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In Depth Information
content databases, which holds all SharePoint’s precious content—are stored on a different SQL
server, planning for storage is still important.
Consider that the maximum default size allowed for document uploads is 50 MB. A large
multimedia Word document can often about 5 MB, so a maximum of 50 MB is usually more
than sufficient. Of course, you can adjust the size; this is just a good default. And of course, if
you upload more than just Word files, you may need to change that limit.
It goes without saying that storage needs will depend on how your users will use the lists
and libraries on your SharePoint sites. For example, assume they are creating marketing
materials to send out every quarter, and they are storing and collaborating on the materials in a
document library. If they create five major documents each quarter, that would be 20 large documents
per year, possibly up to 10 MB per document. That could be 200 MB of space for those
documents alone. If other people manage the images for the document in a picture library and the
material had 10 large, full-color pictures per document, that could be 2,000MB (2 GB) per year
for that picture library in addition to its related document library. You could need gigs and gigs
of hard drive space—and that doesn’t include versioning.
If you have versioning enabled in your document libraries, there will be multiple copies (as
many copies as you allow when you set up versioning) of each document. Therefore, if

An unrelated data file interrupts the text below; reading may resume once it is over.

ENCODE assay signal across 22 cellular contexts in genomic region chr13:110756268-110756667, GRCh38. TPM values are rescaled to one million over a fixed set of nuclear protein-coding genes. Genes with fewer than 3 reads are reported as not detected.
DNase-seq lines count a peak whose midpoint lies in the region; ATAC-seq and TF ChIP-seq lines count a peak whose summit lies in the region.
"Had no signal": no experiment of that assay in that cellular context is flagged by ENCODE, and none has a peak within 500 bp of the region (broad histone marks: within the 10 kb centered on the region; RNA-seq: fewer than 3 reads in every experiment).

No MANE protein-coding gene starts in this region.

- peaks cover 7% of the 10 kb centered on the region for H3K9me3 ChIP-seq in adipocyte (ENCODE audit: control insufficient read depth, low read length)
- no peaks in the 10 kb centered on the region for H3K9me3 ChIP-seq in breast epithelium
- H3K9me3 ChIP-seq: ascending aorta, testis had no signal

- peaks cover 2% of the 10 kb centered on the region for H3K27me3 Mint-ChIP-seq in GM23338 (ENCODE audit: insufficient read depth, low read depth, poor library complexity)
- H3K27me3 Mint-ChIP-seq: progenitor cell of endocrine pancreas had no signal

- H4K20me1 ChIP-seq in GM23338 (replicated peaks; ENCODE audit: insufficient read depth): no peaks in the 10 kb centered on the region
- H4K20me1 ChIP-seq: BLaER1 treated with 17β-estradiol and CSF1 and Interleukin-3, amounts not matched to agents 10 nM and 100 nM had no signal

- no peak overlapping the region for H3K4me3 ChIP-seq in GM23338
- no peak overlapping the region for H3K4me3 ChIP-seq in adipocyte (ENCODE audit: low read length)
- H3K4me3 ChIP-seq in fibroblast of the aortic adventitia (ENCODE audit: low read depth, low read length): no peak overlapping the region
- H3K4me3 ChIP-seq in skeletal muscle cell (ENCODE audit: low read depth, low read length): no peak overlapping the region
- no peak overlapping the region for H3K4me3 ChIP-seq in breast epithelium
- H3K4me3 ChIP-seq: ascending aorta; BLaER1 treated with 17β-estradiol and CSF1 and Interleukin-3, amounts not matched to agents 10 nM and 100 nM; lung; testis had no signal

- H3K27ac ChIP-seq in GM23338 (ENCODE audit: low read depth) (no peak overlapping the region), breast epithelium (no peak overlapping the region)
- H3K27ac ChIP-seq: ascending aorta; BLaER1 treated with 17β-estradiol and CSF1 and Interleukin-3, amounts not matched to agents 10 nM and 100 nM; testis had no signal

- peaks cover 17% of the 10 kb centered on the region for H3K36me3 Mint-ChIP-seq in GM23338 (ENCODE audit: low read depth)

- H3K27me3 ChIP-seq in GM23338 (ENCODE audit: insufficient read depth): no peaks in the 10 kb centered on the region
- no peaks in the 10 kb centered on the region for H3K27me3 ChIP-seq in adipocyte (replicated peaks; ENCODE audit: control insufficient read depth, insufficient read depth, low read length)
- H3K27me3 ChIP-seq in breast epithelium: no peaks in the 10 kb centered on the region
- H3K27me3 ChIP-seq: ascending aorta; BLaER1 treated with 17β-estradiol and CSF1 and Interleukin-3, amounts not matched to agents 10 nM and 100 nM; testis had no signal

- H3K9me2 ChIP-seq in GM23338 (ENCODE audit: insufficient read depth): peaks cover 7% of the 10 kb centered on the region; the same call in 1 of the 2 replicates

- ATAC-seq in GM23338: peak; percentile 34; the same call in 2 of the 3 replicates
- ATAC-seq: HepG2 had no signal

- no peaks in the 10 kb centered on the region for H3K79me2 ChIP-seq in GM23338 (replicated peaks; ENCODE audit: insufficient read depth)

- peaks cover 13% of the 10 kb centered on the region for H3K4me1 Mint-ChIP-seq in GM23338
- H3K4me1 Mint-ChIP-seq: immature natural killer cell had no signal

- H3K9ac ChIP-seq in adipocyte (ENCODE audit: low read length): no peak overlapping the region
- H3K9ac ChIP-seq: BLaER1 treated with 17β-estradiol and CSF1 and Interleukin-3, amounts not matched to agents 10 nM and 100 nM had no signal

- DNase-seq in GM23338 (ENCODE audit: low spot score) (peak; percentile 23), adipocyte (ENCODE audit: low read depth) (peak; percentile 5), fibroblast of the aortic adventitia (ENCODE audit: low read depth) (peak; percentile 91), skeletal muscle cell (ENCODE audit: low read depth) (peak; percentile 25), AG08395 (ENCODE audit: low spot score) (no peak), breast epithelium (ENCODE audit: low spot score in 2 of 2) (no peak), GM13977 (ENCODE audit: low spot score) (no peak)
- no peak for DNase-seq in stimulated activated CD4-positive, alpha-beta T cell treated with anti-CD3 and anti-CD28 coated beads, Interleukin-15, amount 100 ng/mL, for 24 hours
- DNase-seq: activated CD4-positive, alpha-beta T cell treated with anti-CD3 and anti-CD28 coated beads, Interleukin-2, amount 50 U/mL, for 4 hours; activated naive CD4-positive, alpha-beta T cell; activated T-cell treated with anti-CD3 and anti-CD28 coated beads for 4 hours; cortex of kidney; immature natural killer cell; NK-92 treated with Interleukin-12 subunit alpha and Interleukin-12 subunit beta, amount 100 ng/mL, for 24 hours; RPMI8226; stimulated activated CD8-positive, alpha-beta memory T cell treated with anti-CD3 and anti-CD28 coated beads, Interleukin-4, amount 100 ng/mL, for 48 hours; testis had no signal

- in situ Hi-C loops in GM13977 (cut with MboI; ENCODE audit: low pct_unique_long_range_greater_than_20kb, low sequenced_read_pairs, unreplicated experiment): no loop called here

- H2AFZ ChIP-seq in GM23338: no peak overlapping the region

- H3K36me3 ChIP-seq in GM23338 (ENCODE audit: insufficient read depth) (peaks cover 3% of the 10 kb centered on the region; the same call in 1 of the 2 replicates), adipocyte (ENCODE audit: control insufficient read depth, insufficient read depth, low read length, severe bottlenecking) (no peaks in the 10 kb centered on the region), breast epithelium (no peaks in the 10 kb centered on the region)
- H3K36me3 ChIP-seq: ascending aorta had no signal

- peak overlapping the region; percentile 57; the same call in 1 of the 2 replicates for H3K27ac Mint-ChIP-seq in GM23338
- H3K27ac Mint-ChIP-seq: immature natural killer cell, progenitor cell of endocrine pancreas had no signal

versioning (say four major versions and three minor versions per document) were enabled in the
previous scenario, then at least 1.4 GB per year would be needed for versioning in the marketing
document library alone. Keep in mind that versioning can be allowed for most lists as well.
Most list entries, when stored in the content database, are tiny—just a few kilobytes, if that.
However, if you enable attachments for the lists or libraries, those files (by default less than 50
MB) will be saved with those list items, increasing the size of your content database in ways you
may not have intended. And don’t forget about incoming email. If you configure an incoming
email–enabled list or library to save original emails, those emails (including attachments) need
to be stored in the content database too.
You also need to consider that, depending on what you allow, users can easily create their
own document workspace subsites from a document if they need additional team work to
collaborate. When a document workspace is spun off of a document, it takes a copy of the original
document with it. An additional site will need to be stored in the content database, and a copy of
that document with its own versions will be stored on that site. That document will very likely
be returned to the original library, and the workspace will probably be deleted when the project
is done. Until then, however, that document (and its workspace) is yet another thing
requiring storage. You can also allow users to create their own site collections (with Self-Service Site
Creation); this adds yet more storage overhead to the SharePoint content databases.
Finally, remember that the more stuff you have in SharePoint, the more stuff you will have
in the search database. It holds the indexed search data for documents, list entries, and page
content (it does not index attached files); that data is stored on the SharePoint server itself and
merged regularly into the search database. To make sure that it returns only the entries that the
user making the query is allowed to see, Search also records the Access Control List information
for every indexed entry.
Generally, Search is only allowed to store indexed word entries that equal about 40 percent of
the original document’s size, with a maximum of 64 MB of stored words for a single document.
That means if you have 20 documents in a library, the search database can have (maximum) 1.3
GB of entries for that library alone. Of course, if the documents themselves never exceed 50 MB
(which should have less than 64 MB of unique words to store) and Search sticks to its 40 percent